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Magn Reson Imaging. Author manuscript; available in PMC 2010 November 1.

Published in final edited form as:

Published online 2009 June 25. doi: 10.1016/j.mri.2009.05.015

PMCID: PMC2763042

NIHMSID: NIHMS119957

The publisher's final edited version of this article is available at Magn Reson Imaging

See other articles in PMC that cite the published article.

A baseline T_{10} value is typically needed for dynamic contrast-enhanced (DCE-) MRI studies. However, an assumed baseline T_{10} has to be used when T_{10} measurements for patients are not available. In this work, we systematically investigate the dependence on T_{10} of the commonly used DCE-MRI parameters (*K ^{trans}*,

Dynamic contrast-enhanced- (DCE-) MRI is a technique by which images are acquired during intravenous injection of a gadolinium contrast agent to assess the vascular characteristics of tissues. DCE-MRI is commonly used in cancer diagnosis, in which DCE-MRI-based measures correlate well with tumor angiogenesis [1–6]. DCE-MRI is also used to assess cancer drug efficacy by comparing findings from imaging acquired before and after therapy [7, 8]. DCE-MRI has also been applied in assessing cerebral [9] and cardiac [10] ischemia.

Although DCE-MRI is growing in importance in many clinical applications, repeatability is a major limiting factor preventing it from being used in wider applications and clinical trials [11–13]. One factor that drastically limits repeatability is the intrinsic baseline T_{10}. A T_{10} is generally required for quantitative [14] and semi-quantitative analyses [15] to determine DCE-MRI kinetic parameters, and any error in T_{10} measurement can be magnified in the resulting parameters.

There are several techniques available for assessing T_{10}. One accurate method is the inversion recovery (IR) technique, but IR methods for T_{10} assessment often require long scan times, particularly when large volume coverage is desired [16]. A more efficient technique is the variable flip angle method, which uses a set of gradient recalled-echo images with different flip angles [17–19]. However, errors caused by radiofrequency field inhomogeneity or uncertainty can be significant when using this method [19]. Even though the actual flip angle could be measured to correct for field inhomogeneity to some extent [20], T_{10} measurement is still problematic due to other factors, such as imperfect slice profile. In large clinical studies, T_{10} measurements for some patients may also not be reliable or available due to either motion or other factors. An assumed T_{10} value has to be used in DCE-MRI analyses when a measured T_{10} is not available.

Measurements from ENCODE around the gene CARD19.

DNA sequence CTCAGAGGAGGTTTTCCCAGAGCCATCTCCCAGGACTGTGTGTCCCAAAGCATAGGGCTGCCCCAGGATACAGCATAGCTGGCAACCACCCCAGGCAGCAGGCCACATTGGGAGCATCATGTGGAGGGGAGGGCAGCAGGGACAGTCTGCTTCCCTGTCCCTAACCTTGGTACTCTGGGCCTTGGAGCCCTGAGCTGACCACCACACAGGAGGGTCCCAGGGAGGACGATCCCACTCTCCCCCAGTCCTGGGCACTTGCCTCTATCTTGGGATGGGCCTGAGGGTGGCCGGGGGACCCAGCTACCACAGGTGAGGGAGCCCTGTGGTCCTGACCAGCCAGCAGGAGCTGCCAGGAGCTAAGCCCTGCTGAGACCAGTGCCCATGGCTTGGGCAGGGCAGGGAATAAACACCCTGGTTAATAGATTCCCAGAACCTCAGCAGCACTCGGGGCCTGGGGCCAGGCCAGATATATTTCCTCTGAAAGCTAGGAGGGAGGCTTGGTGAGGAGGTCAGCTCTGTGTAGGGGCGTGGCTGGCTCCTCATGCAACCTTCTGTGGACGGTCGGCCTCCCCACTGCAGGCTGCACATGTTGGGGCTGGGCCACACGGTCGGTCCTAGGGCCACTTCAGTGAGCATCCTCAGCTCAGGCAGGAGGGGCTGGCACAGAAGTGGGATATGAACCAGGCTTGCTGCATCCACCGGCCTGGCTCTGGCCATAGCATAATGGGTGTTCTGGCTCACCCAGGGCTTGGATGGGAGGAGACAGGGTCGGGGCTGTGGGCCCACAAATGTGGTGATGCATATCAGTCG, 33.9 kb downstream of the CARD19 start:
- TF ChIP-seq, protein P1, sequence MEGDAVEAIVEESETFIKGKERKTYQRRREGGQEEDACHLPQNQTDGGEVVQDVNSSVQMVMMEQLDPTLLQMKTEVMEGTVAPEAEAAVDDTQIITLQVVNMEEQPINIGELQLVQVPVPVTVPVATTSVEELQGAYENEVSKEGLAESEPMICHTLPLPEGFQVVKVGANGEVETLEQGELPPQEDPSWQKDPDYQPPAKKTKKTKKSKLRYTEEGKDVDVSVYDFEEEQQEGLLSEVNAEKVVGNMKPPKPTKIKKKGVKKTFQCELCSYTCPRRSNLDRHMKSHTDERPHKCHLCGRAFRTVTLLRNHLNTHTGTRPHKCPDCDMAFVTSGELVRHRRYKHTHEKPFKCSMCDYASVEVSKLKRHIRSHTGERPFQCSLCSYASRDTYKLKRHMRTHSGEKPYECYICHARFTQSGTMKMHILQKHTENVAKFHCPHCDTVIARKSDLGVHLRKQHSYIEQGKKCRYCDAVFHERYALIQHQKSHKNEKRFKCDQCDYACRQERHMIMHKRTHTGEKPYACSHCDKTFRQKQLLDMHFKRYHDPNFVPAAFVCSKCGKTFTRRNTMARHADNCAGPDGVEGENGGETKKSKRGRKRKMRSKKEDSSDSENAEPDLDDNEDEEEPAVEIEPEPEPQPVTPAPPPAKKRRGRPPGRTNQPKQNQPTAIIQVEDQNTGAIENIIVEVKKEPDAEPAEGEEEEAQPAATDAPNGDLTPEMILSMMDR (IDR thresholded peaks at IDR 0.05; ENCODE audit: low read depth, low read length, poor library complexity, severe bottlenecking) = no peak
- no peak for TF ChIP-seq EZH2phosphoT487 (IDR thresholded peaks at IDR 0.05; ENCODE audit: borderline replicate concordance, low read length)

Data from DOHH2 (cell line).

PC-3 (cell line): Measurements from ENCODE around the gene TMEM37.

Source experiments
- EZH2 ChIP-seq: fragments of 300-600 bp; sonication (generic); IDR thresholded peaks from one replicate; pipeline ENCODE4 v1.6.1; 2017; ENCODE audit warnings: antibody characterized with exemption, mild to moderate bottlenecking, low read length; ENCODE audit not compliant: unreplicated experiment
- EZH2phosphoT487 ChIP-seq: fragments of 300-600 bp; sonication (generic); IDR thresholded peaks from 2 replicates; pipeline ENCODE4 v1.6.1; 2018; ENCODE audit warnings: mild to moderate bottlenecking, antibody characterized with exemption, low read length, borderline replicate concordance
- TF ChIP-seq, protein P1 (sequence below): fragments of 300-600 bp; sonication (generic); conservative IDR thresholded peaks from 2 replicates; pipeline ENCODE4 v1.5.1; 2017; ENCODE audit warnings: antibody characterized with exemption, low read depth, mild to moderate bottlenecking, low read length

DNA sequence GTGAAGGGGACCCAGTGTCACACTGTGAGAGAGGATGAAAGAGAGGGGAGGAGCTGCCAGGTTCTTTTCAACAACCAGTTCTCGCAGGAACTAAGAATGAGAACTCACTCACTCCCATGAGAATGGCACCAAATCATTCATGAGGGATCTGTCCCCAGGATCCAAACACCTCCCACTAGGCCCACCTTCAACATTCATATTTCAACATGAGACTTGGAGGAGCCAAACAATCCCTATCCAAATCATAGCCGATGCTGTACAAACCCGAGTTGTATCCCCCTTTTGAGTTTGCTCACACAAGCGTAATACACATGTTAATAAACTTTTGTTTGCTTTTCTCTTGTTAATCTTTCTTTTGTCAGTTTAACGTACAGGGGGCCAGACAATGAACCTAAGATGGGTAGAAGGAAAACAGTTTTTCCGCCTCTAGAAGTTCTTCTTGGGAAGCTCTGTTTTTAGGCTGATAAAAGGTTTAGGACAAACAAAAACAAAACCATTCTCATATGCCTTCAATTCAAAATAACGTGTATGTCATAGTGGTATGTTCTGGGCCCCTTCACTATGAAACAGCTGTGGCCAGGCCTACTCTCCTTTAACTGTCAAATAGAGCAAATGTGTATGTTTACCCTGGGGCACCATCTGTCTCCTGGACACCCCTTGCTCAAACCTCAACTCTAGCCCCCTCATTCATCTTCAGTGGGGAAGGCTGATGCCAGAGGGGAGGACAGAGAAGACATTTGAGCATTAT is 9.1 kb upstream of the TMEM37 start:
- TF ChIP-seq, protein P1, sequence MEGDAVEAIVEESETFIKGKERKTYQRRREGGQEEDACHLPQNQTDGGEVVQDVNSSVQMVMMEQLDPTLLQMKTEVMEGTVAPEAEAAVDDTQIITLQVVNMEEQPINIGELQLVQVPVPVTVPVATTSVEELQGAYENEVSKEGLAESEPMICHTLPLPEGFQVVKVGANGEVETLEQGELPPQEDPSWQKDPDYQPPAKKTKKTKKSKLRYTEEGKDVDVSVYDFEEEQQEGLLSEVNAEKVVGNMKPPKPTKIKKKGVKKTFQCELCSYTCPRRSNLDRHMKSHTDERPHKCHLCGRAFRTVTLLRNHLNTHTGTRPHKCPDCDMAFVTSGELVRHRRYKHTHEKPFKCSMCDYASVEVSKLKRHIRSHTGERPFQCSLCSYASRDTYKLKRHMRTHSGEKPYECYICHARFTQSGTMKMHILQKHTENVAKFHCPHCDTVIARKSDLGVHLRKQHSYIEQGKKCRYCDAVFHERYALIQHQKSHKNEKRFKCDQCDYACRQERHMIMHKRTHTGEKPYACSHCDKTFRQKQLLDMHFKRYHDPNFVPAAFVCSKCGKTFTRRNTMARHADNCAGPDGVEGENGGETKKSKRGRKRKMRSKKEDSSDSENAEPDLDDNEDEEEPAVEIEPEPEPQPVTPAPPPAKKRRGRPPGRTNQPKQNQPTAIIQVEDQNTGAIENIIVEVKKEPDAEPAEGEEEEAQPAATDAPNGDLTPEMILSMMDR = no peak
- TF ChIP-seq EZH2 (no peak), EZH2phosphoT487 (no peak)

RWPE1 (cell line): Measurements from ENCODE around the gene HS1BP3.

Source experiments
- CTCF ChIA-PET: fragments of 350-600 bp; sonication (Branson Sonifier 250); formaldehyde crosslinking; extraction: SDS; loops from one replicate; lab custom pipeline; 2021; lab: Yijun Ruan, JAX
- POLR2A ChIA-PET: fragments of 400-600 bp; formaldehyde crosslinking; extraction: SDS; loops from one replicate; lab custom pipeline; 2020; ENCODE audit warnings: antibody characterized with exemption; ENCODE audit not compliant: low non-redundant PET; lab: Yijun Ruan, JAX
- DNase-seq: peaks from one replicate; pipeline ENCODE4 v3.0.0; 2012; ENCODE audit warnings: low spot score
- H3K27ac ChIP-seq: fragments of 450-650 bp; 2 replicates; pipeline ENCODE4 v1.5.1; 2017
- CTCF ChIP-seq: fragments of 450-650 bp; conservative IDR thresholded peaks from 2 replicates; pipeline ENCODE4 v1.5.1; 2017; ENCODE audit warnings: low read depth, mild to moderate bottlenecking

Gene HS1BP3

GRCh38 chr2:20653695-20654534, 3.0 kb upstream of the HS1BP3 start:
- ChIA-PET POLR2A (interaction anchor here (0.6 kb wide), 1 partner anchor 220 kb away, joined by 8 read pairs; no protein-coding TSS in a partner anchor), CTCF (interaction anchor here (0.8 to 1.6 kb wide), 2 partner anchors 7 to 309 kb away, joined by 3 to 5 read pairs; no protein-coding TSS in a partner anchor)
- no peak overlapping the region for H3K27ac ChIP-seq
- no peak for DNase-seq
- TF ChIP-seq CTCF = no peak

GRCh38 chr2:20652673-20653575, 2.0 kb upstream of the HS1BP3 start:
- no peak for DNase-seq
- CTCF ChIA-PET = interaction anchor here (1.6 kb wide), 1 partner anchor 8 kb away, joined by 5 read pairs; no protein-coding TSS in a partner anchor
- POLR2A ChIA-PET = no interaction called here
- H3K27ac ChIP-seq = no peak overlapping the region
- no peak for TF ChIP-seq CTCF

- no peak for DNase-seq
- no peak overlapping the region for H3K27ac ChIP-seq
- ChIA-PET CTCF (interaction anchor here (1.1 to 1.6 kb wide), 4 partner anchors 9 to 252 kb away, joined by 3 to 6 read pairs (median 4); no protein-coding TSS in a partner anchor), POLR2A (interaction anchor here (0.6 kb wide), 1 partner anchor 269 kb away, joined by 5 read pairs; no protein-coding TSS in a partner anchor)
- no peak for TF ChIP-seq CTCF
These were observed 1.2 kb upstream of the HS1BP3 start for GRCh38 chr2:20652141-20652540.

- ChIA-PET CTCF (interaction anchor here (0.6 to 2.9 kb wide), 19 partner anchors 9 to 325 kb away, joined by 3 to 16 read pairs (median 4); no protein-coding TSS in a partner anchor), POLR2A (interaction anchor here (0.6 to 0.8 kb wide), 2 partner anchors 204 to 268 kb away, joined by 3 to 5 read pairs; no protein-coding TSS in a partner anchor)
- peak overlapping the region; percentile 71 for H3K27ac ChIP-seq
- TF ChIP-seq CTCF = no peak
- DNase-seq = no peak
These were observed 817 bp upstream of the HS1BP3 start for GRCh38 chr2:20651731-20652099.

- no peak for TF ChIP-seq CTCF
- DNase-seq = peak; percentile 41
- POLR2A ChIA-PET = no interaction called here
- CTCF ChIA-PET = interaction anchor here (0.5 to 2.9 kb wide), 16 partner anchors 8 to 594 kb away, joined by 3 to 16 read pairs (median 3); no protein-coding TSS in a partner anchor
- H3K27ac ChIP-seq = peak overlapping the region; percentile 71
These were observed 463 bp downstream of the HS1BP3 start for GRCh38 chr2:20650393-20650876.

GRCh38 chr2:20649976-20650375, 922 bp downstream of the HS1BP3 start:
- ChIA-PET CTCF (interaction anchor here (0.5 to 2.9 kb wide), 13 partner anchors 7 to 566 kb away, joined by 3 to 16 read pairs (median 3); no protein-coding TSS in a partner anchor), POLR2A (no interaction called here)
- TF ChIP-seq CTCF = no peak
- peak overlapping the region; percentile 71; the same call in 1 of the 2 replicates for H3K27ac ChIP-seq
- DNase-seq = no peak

Given the difficulty of assessing the baseline T_{10}, Haacke et al. [13] recently presented a parameter, NR50, which is independent of T_{10}. NR50 represents the relative change in the median of the initial area under the signal-time curve (IAUC) for assessing drug effectiveness by comparing pre- and post-treatment findings. T_{10} independence of NR50 assumes that T_{10}s are unchanged pre- and post-treatment. But this assumption may not be generally true when treatment is involved.

DCE-MRI kinetic parameters (*K ^{trans}*,

In this paper, we have also defined several new characteristic parameters, the normalized ratios (NR) of *K ^{trans}*,

In DCE-MRI, the tracer concentration in the tissue, *C _{t}*, also called tissue enhancement curve (TEC), can be described by Tofts' model [28], one of the modified Kety models [29].

$$\begin{array}{c}\hfill {C}_{t}\left(t\right)={\upsilon}_{p}{C}_{p}\left(t\right)+{K}^{\mathit{trans}}{C}_{p}\left(t\right)\otimes {e}^{-\frac{{K}^{\mathit{trans}}t}{{\upsilon}_{e}}}\hfill \\ \hfill ={\upsilon}_{p}{C}_{p}\left(t\right)+{K}^{\mathit{trans}}{C}_{p}\left(t\right)\otimes {e}^{-{k}_{\mathit{ep}}t}\hfill \end{array}$$